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January 29, 2013


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Hi! I just wanted to ask if you ever have any trouble with hackers? My last blog (wordpress) was hacked and I ended up losing months of hard work due to no backup. Do you have any solutions to prevent hackers?

GREAT post. As a single mother of 2 (sales director at large tech company), I feel it our duty to our daughters to "represent". While I do wish my girls didn't ask "why" 4,000 times a day, I do support their curiosity. When I ask them what they want to be when they grow up, I hope to hear kind and happy and something along the lines of "gosh it will be fun to find that out."

This is what I'm talking about! http://www.foxnews.com/opinion/2013/02/05/to-be-happy-must-admit-women-and-men-arent-equal/

This is why I have conversations with my kids about big stuff, phrased in ways they can understand. So that they recognize what's wrong when they see it and have the courage to call attention to it.

I'm also really glad to have married someone who sees what's wrong too. We've got a strong partnership in educating our kids.

I am so glad that we (my husband and I) aren't the only parents in the world telling our children about inequalities. My daughter asked why daddy had to deploy and we reminded her of an Afghani friend who came to dinner. Of how his one hope was that his daughters could go to school and learn to read. That's it. School and READ! Our daughter was shocked that someone didn't allow girls in school. Why not? What was their problem? Same reaction when it came to explaining MLK day, and slavery, and extreme poverty in places like Africa.

Maybe she will grow up and do something about it. Even if all she ever does is educate the next generation...that will be enough because education is the first step towards change.

Thank you for the posting of the stats. I absolutely wasn't trying to argue--I just wanted the truth and some credible references--so thank you, Ivy. I know how to find credible research in the industry I work in about the subjects I work on--I just needed to be pointed in the right direction in this case. I appreciate your time.

I love when you get angry. I love that you can get angry. And I love that you do it signing your real name to your real feelings, whether everyone will agree with you or not.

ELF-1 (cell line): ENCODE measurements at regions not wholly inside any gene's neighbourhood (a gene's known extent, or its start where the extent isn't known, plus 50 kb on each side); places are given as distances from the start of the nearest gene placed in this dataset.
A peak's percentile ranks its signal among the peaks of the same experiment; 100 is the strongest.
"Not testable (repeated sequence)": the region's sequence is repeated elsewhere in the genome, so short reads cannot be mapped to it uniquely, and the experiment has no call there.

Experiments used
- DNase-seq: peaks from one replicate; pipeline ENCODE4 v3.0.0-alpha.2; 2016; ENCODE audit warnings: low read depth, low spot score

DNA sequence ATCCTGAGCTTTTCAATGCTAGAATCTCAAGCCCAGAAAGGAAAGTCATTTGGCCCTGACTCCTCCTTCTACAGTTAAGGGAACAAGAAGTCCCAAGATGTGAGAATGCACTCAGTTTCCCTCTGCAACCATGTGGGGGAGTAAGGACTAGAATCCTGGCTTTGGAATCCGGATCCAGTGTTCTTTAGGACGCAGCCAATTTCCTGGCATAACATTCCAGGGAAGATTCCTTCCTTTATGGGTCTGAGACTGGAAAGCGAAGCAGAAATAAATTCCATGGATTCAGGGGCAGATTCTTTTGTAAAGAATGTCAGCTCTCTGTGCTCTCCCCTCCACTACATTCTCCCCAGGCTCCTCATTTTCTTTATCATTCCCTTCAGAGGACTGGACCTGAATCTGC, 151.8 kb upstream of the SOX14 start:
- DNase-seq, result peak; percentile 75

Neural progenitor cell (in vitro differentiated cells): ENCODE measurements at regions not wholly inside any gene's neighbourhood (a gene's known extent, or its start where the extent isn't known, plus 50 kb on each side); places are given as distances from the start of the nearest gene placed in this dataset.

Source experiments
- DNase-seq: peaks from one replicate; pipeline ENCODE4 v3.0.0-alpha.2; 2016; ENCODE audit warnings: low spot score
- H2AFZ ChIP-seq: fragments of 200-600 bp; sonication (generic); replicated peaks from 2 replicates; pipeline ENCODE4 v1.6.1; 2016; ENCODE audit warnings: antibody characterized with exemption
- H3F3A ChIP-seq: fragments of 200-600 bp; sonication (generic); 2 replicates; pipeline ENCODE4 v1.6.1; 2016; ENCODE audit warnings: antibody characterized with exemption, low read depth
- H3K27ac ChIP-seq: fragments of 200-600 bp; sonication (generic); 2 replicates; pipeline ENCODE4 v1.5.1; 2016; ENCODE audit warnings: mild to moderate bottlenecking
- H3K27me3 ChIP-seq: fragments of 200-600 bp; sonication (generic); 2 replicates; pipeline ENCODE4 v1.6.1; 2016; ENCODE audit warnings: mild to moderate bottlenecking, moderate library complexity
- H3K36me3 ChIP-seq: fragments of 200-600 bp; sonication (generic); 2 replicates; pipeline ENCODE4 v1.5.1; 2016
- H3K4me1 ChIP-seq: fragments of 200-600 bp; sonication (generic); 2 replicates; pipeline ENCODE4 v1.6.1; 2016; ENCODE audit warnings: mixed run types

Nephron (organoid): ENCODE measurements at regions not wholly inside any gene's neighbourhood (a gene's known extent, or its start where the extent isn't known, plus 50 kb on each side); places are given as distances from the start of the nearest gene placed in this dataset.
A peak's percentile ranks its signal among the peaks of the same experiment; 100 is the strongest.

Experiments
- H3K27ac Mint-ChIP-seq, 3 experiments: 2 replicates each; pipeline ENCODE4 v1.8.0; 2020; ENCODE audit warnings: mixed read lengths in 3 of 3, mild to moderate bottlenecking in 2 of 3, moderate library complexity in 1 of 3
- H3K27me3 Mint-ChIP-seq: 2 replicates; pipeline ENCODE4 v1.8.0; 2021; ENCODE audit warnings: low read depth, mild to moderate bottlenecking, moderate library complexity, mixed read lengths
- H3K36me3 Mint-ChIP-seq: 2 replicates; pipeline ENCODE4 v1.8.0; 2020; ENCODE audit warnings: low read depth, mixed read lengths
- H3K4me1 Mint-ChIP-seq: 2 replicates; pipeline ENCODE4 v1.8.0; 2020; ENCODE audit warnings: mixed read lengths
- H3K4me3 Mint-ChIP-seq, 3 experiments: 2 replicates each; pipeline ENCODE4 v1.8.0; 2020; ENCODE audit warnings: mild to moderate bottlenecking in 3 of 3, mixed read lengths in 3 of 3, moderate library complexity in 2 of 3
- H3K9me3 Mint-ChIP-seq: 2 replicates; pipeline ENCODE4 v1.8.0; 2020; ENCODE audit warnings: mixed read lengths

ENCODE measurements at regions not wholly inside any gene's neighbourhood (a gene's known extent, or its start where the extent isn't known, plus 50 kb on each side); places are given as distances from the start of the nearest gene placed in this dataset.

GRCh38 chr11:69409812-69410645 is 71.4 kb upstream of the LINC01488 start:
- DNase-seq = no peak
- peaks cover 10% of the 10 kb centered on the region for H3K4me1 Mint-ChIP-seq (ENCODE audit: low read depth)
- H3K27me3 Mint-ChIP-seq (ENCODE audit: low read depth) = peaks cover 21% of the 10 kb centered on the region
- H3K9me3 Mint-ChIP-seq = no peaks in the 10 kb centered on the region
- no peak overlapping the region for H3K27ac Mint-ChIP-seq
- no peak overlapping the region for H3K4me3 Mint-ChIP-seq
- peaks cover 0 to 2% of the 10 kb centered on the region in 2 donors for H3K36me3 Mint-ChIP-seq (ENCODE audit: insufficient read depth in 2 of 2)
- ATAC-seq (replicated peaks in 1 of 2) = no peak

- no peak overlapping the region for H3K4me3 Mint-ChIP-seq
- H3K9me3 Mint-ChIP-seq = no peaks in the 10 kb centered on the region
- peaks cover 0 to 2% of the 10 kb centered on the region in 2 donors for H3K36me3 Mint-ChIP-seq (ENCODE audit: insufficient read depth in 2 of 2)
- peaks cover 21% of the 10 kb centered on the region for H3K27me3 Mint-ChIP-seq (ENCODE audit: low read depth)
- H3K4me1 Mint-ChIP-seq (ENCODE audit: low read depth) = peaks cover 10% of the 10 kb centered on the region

That is passion, empowerment, and integrity all wrapped into one.

If that makes you a feminist whore (huh?) then sign me up as your next paying lesbian liberal hypocrite some-other-big-word trick.

Thanks for sharing! After becoming a Mother my inner feminist came out like no body's business.


Ivy is my new all-time favorite commenter ever. Thank you, Ivy!

As a labor economist (who has spent a decade researching and publishing in peer-reviewed journals on gender pay gaps) I could not resist commenting on this blog. To those who need statistics:

1. The earliest documented wage data series are from 1950s. From 50-70s women earned a constant 50-60% of what men earned, for the same experience, education level, union status, region of the country, and other demographic variables. The data used are from the Bureau of Labor Statistics and the Census Bureau.

2. From the 80s - 2000s the gap decreased rapidly, to where women were estimated to earn about 79% of what men earned (holding constant all variables mentioned above).

3. The literature has explored a myriad of reasons why women may earn less than men, beyond discrimination. The first reason includes occupational choice (women choose less risky occupations, more flexible hours, etc.). It was found that occupational choice explains about 30% of the gap. Another reason considered was the lower job experience of women, as they often interrupt their careers to care for children. It was found that experience only explains 10% of the gap. Next, it was hypothesized that women work in industries that pay less (administrative, education) - research found that industry only explains 20% of the gap. A whopping 40% of the gap remains unexplained by observable differences between men and women.

4. Many studies have focused on people with very similar careers (e.g. lawyers graduating from the same law school, MBA-graduates) and followed them over 15-20 years. Over an over again, studies have found that women earn about 15-20% less, even when you are truly comparing apples-to-apples (Wood, Corcorant & Courant, 1993; Weinberger 1998; Bertrand, Goldin, & Katz 2009).

5. Studies have experimented to see whether obscuring the gender of a job applicant increases the probability to hire a woman. When the same exact resume was sent out to restaurants, but the names were changed to represent a male in some cases and a female in others, the females had 40% lower chance of getting interviewed, and 50% lower chance of getting the job (Neumark, 1996). When a screen was used to conceal the identity of the musician during symphony orchestra auditions, women were more likely to be the finalists (Goldin and Rouse, 2000).

6. One argument is that, if men are more expensive but do just as good a job as women, this will be bad news for competitive companies that care about the bottom line. Well, studies found that the more competitive the industry and the company, the lower the gender pay gap (Strahan 2001). Also, among companies that exercised market power, those that hired more women were more profitable (Hellerstein, Neumark, Troske, 2002).